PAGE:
The club has maintained it cannot comment on the matter pending an AFL Integrity Commission inquiry, understood to relate to comments alleged to have been made in the quarter-time huddle of the Crows’ reserves side’s SANFL game against North Adelaide at Prospect Oval on July 17.
North Adelaide have confirmed the club has been informed of the AFL investigation, into a remark allegedly attributed to Walker, who was attending as a spectator.
The alleged comment was reportedly made to a fellow Crows player and referred to Aboriginal Roosters player Robbie Young, who previously played three games for St Kilda in 2019.
Walker, currently the AFL’s second highest goal-kicker for 2021, did not take part in a training session at Adelaide Oval this morning, with Crows assistant coach Nathan van Berlo telling media he had been “given the morning off” amid the drama.
“I understand there’s a really high level of interest in the football club at the moment, but I hope you can understand and appreciate that I’m not in a position to make any comment this morning,” he said, calling the issue a “highly sensitive and highly confidential matter for the time being”.
He could not confirm whether the allegation had been initially reported by someone involved with the club, reiterating he would not be commenting on the investigation.
However, he said the issue had been discussed by the playing group as a whole, saying: “We had a discussion as a group and I’m not going to go into what was said.”
Asked whether Walker would play on the weekend, van Berlo said: “Those conversations are being had.”
The team for Saturday’s highly-anticipated Showdown against Port Adelaide was later posted around 6pm with Walker omitted, and the club confirming he had not been considered for selection.
Asked about Walker’s wellbeing, van Berlo said “this whole situation’s not easy for anyone involved, it’s a really tough situation for everyone involved”.
He said he didn’t know when the matter would be resolved, allowing the club to address it directly, saying: “I don’t know enough at the moment – the first I heard [of it] was yesterday afternoon.”
North Adelaide CEO Greg Edwards told InDaily today the SANFL club was likewise “probably no further down the track to knowing much more about it than anyone else”.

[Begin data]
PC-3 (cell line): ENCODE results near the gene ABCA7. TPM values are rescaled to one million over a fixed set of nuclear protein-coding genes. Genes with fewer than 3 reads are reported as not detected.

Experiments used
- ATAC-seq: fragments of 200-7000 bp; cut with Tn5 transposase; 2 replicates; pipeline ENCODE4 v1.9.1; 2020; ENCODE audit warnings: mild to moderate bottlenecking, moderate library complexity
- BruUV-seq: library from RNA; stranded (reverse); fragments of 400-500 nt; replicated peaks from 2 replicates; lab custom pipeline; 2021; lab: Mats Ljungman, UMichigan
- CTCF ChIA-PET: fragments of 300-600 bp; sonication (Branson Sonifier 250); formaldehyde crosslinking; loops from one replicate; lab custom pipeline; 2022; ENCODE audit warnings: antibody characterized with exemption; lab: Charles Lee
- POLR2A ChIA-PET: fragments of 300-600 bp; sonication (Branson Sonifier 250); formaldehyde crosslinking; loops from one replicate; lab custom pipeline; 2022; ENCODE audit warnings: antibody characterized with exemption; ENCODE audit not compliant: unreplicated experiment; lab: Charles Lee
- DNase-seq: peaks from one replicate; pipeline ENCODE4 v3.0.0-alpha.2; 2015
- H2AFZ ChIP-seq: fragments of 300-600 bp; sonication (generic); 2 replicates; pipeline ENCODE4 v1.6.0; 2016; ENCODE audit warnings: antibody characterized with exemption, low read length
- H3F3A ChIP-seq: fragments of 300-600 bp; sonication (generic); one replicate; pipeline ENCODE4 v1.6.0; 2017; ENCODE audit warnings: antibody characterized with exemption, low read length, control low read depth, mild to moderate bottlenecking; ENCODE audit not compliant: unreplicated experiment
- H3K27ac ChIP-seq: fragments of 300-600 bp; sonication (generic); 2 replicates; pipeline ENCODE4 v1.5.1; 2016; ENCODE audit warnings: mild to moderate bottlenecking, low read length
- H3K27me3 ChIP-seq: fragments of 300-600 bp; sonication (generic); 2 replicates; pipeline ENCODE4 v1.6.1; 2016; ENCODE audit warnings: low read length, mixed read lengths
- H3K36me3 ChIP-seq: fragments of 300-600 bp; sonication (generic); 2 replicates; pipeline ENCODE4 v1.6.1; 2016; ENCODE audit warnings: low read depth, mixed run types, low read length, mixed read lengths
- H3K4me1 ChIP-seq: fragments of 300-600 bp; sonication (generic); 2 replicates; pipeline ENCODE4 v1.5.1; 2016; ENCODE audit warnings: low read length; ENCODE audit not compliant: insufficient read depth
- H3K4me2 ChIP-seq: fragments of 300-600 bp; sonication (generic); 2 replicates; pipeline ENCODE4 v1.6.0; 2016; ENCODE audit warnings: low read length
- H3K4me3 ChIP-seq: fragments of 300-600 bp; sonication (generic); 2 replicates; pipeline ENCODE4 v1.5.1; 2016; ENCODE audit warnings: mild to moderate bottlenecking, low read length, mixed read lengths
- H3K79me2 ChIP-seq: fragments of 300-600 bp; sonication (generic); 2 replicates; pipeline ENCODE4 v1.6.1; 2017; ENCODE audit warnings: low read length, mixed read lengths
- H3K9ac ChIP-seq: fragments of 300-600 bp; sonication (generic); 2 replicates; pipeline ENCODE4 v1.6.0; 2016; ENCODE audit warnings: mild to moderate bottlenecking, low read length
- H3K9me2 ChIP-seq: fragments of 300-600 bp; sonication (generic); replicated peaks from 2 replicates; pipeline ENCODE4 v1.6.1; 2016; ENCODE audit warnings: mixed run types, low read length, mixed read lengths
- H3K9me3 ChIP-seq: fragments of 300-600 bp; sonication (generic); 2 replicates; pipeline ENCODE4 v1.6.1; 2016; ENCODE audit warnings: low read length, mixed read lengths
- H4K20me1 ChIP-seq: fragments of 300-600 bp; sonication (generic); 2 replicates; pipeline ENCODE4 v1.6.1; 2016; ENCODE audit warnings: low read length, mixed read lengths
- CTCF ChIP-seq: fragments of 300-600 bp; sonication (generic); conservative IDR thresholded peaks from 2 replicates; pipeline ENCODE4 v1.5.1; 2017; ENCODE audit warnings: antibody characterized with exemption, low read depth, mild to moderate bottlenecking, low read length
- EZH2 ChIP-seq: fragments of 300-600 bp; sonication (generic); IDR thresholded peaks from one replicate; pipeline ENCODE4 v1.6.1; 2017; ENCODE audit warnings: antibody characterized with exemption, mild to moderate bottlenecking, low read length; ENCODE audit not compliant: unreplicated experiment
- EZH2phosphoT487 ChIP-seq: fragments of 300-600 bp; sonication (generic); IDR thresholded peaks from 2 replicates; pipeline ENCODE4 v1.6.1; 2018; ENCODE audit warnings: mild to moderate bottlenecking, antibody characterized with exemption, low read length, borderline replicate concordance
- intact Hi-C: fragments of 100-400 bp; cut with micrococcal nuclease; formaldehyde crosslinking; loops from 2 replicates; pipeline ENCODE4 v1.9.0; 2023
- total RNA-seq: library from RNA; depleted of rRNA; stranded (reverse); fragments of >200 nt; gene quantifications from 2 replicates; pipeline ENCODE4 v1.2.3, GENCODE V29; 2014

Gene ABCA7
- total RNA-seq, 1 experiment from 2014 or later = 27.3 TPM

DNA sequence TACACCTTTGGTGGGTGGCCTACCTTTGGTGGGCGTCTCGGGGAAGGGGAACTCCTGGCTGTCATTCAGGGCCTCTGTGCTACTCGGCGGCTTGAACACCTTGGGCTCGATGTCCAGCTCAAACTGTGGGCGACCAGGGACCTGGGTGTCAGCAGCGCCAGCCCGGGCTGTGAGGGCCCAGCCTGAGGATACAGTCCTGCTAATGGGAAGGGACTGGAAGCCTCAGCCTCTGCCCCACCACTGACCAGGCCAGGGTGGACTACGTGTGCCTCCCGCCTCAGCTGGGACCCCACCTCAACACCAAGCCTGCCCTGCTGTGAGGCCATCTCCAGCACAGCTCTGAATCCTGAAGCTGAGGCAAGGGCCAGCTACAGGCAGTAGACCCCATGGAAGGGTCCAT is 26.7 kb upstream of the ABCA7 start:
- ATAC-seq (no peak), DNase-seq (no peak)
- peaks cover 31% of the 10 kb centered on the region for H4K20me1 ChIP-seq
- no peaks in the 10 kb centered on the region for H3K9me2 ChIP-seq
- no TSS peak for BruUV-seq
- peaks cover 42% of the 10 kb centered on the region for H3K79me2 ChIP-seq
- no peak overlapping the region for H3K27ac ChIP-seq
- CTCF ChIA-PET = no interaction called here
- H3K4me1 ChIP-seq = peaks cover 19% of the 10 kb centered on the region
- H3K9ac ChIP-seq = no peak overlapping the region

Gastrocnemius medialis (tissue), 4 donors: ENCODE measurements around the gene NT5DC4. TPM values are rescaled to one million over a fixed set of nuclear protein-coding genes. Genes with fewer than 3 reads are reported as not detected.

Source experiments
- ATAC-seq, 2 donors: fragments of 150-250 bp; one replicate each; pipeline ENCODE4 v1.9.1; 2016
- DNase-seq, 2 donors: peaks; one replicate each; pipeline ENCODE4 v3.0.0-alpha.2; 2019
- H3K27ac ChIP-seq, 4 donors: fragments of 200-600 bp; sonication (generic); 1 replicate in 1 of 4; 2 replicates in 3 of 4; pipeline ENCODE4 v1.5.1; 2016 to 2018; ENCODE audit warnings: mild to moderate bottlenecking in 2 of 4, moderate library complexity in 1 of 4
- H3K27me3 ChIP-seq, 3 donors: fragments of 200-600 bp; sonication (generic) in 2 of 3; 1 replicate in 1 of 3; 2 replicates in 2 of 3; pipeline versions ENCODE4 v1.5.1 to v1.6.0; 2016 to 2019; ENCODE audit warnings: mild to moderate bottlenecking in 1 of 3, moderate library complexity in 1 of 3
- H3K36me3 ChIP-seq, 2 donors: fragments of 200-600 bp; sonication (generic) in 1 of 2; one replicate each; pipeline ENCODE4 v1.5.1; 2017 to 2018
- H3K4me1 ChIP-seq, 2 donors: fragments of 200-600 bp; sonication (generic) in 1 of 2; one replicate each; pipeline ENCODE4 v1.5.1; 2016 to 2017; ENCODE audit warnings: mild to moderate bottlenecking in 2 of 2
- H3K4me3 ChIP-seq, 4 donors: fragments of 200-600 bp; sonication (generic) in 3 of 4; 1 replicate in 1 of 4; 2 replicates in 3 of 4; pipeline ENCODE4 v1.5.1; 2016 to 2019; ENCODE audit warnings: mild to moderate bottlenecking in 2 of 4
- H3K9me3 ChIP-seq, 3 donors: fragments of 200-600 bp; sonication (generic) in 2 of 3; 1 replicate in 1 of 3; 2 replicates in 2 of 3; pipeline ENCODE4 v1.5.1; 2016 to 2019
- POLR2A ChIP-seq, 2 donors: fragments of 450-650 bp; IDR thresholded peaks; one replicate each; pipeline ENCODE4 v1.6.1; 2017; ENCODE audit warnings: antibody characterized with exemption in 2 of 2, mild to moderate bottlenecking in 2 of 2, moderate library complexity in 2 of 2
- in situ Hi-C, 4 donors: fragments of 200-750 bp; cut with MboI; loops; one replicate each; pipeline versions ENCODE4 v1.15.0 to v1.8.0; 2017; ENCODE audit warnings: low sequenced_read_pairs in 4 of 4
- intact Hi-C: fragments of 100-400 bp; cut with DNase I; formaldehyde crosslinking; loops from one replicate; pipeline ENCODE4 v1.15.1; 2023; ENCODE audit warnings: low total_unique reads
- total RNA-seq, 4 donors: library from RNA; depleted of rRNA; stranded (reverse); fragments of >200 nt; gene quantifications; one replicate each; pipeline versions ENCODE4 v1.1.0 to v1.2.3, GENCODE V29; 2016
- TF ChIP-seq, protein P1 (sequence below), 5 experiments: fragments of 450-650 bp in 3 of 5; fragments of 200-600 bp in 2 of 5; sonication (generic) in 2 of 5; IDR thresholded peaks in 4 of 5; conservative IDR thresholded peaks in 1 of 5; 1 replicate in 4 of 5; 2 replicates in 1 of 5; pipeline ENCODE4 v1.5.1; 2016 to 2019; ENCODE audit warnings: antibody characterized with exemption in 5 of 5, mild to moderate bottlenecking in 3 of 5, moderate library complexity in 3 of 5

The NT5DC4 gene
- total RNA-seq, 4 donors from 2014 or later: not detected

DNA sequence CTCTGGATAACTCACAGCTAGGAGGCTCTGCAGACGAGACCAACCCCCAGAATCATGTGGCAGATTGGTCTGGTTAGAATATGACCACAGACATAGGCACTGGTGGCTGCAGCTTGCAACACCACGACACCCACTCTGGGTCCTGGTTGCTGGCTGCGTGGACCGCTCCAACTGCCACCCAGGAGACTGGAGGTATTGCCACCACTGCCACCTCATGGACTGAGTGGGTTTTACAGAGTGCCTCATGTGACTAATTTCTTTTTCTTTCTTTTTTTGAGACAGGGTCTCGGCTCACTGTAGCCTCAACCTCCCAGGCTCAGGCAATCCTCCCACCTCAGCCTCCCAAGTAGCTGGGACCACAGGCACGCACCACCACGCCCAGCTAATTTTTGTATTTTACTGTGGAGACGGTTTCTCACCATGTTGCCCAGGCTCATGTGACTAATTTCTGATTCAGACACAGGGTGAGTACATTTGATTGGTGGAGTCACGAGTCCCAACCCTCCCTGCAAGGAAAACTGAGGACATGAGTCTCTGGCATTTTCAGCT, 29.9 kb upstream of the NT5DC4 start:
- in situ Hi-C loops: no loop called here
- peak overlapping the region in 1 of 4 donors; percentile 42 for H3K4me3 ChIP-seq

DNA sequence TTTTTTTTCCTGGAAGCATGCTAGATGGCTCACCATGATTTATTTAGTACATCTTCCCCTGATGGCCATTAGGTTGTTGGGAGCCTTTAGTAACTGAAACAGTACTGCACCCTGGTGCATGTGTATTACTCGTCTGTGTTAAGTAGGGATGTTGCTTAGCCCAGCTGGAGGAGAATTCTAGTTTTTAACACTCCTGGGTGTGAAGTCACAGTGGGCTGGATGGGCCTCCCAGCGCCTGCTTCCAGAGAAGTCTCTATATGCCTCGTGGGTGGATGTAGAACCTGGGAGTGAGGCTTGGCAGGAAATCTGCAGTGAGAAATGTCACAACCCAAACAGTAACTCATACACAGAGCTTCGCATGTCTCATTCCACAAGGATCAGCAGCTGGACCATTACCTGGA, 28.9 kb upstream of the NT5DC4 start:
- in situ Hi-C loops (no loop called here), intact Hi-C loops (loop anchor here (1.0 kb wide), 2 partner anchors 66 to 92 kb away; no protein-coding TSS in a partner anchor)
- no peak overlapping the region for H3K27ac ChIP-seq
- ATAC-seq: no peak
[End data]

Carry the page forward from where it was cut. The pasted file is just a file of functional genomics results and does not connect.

He said the club was notified by the AFL on Tuesday that an investigation was underway, but that none of its players or officials had been interviewed and none had heard anything said.
“We simply didn’t know anything about it till Tuesday, that this was happening behind the scenes,” he said.
“We got contacted on Tuesday [by the AFL] that there was some form of investigation going on from our game against the Crows a couple of weeks ago [but] we didn’t know what it was… we did know who it involved but we didn’t know what was said or what might have been said.”
He said the club had been informed of an allegation that “something was said about one of our players”.
“I guess it’s confidential… until the investigation’s finished,” Edwards said.
“I was surprised because we’d heard nothing about it of course… we actually rang Robbie ourselves and let him know that this investigation was happening, and he was surprised too.
“No-one heard anything said, so on our end we were none the wiser… we don’t know if there’s any truth behind it.”
Edwards said Young was “processing it”.
“He’ll probably process it a bit more once the investigation’s finished,” he said.
“If there was something said that vilified him, he’d obviously be disappointed and frustrated, but like the rest of us, we don’t know… we’ll let the investigation be concluded and form a view then.”
He said the original complaint had not been made by anyone connected with North Adelaide.
“We were in our huddle and they were in their huddle… it wasn’t anything said in quarter time huddle of North Adelaide,” he said.
The SANFL has declined to comment, while the AFL is maintaining its position from yesterday, with a statement declaring it “strongly condemns racial vilification in the football community and in the wider community and notes that if there is any complaint under the Peek Rule it is subject to strict confidentiality throughout the process and no public comment can be provided until a process is completed”.
The Peek Rule was first introduced in 1995 in the aftermath of Essendon player Michael Long experiencing racial abuse during the drawn Anzac Day game.
On Long’s recommendation, it was amended this year to be known as the Peek Rule, “to recognise and honour the work of long-term AFL administrator Tony Peek who worked closely with the League’s indigenous players to understand the impact of vilification in the code and develop a rule to combat vilification”.
It reads that “no person subject to the Rules and Regulations shall act towards or speak to any other person in a manner, or engage in any other conduct which threatens, disparages, vilifies or insults another person on any basis, including but not limited to, a person’s race, religion, colour, descent or national or ethnic origin, disability, sexual orientation, gender identity”.
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